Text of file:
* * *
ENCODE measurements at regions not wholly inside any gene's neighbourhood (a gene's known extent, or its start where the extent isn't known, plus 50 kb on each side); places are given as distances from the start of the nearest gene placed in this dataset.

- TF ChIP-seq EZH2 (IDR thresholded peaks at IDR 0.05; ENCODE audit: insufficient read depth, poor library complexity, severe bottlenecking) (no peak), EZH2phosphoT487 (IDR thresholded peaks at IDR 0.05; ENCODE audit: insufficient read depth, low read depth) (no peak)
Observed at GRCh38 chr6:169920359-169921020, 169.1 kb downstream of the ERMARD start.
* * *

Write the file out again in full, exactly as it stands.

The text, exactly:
ENCODE measurements at regions not wholly inside any gene's neighbourhood (a gene's known extent, or its start where the extent isn't known, plus 50 kb on each side); places are given as distances from the start of the nearest gene placed in this dataset.

- TF ChIP-seq EZH2 (IDR thresholded peaks at IDR 0.05; ENCODE audit: insufficient read depth, poor library complexity, severe bottlenecking) (no peak), EZH2phosphoT487 (IDR thresholded peaks at IDR 0.05; ENCODE audit: insufficient read depth, low read depth) (no peak)
Observed at GRCh38 chr6:169920359-169921020, 169.1 kb downstream of the ERMARD start.